Rishi K. Wadhera, M.D., a cardiologist at Beth Israel Deaconess Medical Center, assistant professor at Harvard Medical School and lead investigator on the study, told Healthline that clinicians in regions hard-hit by COVID-19 noticed a drop in emergency cardiac needs.

“This prompted many of us to ask, ‘Where did all the heart attacks go?’ ” Dr. Wadhera says. “We worried that patients with urgent heart conditions were not seeking the medical care that they needed, potentially because they feared they might contract the virus if they came into the hospital.”

Fear of the coronavirus is shared by many Americans, particularly people with underlying conditions. Co-morbidities like cardiac disease, cancer, obesity, diabetes and even age are linked to increased risk of severe infection or death from COVID-19, according to the Centers for Disease Control and Prevention.

“This [pandemic] has been something that is so incredibly difficult,” says Patricia Keegan, DNP, NP-C, AACC, director of Strategic and Programmatic Initiatives at Emory Heart & Vascular. “You can understand why people are hesitant but, at the end of the day, the hospital is the safest place to seek care.”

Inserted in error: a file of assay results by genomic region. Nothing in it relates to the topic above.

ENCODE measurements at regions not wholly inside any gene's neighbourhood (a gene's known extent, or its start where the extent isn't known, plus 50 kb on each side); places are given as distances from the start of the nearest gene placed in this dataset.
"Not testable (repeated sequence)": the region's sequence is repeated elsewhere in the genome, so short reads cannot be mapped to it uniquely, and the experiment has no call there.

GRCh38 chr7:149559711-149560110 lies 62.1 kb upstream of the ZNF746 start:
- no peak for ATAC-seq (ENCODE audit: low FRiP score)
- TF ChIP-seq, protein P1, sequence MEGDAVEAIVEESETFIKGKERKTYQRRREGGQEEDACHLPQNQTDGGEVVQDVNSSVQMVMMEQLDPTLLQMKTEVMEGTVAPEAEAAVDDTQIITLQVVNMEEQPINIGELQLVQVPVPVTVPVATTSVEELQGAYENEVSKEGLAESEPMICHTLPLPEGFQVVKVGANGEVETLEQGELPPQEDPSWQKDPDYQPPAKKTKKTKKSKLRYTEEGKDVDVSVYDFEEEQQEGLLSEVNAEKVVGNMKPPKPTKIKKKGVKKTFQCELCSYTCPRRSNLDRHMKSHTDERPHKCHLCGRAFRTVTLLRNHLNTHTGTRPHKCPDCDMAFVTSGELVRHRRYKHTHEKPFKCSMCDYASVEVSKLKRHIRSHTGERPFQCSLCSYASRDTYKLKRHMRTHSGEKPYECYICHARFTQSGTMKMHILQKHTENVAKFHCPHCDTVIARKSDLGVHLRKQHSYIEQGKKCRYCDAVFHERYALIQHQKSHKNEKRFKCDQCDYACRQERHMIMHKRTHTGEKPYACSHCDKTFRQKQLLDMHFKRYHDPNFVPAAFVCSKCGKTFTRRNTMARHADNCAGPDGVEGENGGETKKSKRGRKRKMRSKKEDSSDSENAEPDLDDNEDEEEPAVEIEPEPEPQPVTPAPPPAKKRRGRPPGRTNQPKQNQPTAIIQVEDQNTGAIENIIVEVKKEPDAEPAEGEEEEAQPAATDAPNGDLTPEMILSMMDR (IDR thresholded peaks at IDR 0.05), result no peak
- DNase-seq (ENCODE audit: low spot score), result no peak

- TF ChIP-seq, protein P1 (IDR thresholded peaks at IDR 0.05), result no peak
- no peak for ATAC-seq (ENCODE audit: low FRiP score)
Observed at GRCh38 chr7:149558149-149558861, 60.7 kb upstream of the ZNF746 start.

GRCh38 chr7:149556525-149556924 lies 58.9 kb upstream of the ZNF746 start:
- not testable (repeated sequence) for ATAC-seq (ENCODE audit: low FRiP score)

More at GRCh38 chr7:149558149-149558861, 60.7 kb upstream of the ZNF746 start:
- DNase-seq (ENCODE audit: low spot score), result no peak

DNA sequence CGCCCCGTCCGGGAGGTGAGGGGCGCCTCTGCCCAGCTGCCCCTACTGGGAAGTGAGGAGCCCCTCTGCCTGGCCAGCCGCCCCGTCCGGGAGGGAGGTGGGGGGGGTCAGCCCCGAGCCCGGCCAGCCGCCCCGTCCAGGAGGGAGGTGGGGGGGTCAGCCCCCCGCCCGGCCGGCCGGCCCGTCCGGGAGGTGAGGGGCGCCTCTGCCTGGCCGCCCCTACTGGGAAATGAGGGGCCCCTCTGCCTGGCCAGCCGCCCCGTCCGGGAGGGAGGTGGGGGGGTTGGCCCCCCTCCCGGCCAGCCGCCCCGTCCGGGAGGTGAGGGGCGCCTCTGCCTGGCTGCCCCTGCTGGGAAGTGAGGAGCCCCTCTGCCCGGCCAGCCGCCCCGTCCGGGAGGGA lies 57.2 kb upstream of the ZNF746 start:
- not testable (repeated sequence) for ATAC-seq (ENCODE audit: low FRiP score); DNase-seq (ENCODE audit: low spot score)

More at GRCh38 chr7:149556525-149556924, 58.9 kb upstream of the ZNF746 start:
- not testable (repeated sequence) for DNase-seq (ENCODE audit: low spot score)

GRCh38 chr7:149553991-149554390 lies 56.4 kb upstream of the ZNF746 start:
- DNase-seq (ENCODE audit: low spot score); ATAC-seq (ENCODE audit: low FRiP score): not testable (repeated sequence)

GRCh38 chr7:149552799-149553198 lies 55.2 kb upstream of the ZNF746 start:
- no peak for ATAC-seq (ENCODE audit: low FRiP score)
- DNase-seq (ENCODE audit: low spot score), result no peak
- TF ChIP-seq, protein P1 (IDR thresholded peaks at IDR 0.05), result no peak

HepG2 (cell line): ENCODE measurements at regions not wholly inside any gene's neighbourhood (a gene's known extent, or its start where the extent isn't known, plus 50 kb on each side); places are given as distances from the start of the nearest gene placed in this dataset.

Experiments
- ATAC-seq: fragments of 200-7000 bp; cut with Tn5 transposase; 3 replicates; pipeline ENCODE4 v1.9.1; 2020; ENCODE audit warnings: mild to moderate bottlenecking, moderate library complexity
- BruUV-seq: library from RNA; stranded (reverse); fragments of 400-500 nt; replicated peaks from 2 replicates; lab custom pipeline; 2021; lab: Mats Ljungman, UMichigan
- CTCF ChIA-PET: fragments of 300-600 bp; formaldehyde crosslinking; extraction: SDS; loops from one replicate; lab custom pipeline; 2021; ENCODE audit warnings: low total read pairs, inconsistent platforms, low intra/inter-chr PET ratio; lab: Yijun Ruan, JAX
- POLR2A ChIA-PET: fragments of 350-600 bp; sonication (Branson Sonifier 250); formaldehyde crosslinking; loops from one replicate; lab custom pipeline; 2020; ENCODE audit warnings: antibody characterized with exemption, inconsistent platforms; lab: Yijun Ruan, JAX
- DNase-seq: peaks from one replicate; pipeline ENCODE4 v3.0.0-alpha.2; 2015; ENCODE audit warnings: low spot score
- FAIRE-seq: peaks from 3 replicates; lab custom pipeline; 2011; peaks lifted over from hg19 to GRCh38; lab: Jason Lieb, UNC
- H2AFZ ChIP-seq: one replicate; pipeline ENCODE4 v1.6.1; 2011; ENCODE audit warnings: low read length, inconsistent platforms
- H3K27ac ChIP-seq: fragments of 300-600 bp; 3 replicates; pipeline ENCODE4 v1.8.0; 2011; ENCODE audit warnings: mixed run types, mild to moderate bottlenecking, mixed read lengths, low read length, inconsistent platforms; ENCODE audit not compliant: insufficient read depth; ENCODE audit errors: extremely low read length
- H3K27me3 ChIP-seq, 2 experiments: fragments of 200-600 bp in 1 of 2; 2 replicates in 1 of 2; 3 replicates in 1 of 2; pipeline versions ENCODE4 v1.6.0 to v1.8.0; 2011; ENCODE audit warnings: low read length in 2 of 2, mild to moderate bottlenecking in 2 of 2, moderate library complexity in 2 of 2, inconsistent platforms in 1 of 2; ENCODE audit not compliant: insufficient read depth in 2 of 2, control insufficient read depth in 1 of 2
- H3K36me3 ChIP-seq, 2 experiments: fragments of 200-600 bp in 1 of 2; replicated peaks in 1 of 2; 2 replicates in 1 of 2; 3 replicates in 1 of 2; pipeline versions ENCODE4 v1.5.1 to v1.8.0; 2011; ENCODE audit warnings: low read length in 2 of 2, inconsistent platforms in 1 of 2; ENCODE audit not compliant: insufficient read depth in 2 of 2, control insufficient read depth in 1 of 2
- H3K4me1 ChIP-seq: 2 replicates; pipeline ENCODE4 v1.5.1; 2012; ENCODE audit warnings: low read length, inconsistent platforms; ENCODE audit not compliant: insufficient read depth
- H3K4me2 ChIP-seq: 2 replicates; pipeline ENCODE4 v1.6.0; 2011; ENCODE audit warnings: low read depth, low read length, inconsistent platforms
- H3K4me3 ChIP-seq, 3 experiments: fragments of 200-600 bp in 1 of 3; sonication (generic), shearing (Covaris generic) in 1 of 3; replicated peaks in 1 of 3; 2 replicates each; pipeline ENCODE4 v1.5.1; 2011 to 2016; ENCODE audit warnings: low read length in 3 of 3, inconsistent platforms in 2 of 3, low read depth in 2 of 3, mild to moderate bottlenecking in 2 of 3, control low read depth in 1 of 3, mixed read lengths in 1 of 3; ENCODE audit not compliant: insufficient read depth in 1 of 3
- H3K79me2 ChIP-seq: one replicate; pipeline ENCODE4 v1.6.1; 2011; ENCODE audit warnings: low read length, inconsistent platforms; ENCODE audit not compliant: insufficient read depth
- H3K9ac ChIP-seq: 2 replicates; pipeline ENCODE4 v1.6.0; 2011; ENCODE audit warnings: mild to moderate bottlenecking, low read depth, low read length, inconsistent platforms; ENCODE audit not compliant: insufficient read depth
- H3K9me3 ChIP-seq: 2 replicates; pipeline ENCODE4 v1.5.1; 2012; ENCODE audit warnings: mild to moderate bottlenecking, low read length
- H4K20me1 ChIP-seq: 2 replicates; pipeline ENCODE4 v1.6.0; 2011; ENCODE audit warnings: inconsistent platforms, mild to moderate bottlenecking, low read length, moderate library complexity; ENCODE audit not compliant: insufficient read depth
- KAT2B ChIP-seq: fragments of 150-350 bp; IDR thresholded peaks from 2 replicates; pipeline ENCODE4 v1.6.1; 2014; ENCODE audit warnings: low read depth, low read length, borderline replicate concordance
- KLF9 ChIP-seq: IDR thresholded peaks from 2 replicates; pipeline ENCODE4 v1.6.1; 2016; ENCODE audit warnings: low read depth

The Importance of Preventative Care

Healthcare is not just for emergencies, Keegan emphasizes: “Preventative care is vitally important. Things can change quickly with ischemic or valvular heart disease, or hypertensive heart disease.”

How dangerous could it be to skip one visit? Experts agree that avoiding care can be potentially life-changing.